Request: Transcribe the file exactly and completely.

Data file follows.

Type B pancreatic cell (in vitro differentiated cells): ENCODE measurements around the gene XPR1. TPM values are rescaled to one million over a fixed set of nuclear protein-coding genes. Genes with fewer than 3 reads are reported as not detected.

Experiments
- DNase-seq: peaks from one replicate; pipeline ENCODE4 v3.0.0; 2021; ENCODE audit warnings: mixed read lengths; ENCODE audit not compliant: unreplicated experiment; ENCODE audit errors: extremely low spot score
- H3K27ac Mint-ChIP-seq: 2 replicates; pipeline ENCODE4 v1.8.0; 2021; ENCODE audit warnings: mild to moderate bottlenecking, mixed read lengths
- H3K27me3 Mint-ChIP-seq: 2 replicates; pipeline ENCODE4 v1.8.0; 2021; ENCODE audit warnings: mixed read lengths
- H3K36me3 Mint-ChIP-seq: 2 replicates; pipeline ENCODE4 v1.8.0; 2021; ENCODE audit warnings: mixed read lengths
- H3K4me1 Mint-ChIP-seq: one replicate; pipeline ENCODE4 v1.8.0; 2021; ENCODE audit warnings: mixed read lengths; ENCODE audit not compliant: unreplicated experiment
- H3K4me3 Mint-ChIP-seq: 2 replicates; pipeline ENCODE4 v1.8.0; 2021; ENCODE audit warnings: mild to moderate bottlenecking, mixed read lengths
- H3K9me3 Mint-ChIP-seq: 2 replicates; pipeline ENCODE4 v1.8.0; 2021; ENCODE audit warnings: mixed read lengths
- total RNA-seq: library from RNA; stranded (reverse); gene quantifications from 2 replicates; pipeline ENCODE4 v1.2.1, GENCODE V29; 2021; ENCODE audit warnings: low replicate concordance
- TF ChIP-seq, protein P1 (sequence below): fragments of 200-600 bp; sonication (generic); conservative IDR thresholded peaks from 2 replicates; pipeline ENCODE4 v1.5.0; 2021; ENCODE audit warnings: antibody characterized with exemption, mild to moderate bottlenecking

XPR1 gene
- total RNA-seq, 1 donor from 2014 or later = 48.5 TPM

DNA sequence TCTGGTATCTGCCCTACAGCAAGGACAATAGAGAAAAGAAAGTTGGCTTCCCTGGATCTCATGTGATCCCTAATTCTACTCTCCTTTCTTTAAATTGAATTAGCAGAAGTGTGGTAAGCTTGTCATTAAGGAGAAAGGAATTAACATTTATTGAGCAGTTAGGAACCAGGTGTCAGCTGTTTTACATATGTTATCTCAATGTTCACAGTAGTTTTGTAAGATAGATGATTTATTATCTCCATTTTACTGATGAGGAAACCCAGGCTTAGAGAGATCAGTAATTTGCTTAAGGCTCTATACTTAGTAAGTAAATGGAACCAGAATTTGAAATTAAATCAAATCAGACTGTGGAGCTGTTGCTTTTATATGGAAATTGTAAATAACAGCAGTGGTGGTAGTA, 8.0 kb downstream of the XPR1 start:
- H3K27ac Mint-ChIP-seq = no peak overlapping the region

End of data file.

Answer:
Type B pancreatic cell (in vitro differentiated cells): ENCODE measurements around the gene XPR1. TPM values are rescaled to one million over a fixed set of nuclear protein-coding genes. Genes with fewer than 3 reads are reported as not detected.

Experiments
- DNase-seq: peaks from one replicate; pipeline ENCODE4 v3.0.0; 2021; ENCODE audit warnings: mixed read lengths; ENCODE audit not compliant: unreplicated experiment; ENCODE audit errors: extremely low spot score
- H3K27ac Mint-ChIP-seq: 2 replicates; pipeline ENCODE4 v1.8.0; 2021; ENCODE audit warnings: mild to moderate bottlenecking, mixed read lengths
- H3K27me3 Mint-ChIP-seq: 2 replicates; pipeline ENCODE4 v1.8.0; 2021; ENCODE audit warnings: mixed read lengths
- H3K36me3 Mint-ChIP-seq: 2 replicates; pipeline ENCODE4 v1.8.0; 2021; ENCODE audit warnings: mixed read lengths
- H3K4me1 Mint-ChIP-seq: one replicate; pipeline ENCODE4 v1.8.0; 2021; ENCODE audit warnings: mixed read lengths; ENCODE audit not compliant: unreplicated experiment
- H3K4me3 Mint-ChIP-seq: 2 replicates; pipeline ENCODE4 v1.8.0; 2021; ENCODE audit warnings: mild to moderate bottlenecking, mixed read lengths
- H3K9me3 Mint-ChIP-seq: 2 replicates; pipeline ENCODE4 v1.8.0; 2021; ENCODE audit warnings: mixed read lengths
- total RNA-seq: library from RNA; stranded (reverse); gene quantifications from 2 replicates; pipeline ENCODE4 v1.2.1, GENCODE V29; 2021; ENCODE audit warnings: low replicate concordance
- TF ChIP-seq, protein P1 (sequence below): fragments of 200-600 bp; sonication (generic); conservative IDR thresholded peaks from 2 replicates; pipeline ENCODE4 v1.5.0; 2021; ENCODE audit warnings: antibody characterized with exemption, mild to moderate bottlenecking

XPR1 gene
- total RNA-seq, 1 donor from 2014 or later = 48.5 TPM

DNA sequence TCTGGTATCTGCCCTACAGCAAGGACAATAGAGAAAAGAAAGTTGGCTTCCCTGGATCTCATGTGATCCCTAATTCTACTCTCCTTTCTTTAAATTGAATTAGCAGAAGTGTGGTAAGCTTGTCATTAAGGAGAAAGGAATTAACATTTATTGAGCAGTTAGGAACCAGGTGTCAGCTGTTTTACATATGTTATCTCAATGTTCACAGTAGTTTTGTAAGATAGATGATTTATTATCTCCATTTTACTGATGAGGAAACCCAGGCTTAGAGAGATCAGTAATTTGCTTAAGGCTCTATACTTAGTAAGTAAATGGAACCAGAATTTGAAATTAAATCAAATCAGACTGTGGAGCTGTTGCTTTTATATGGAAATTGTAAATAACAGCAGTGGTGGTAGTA, 8.0 kb downstream of the XPR1 start:
- H3K27ac Mint-ChIP-seq = no peak overlapping the region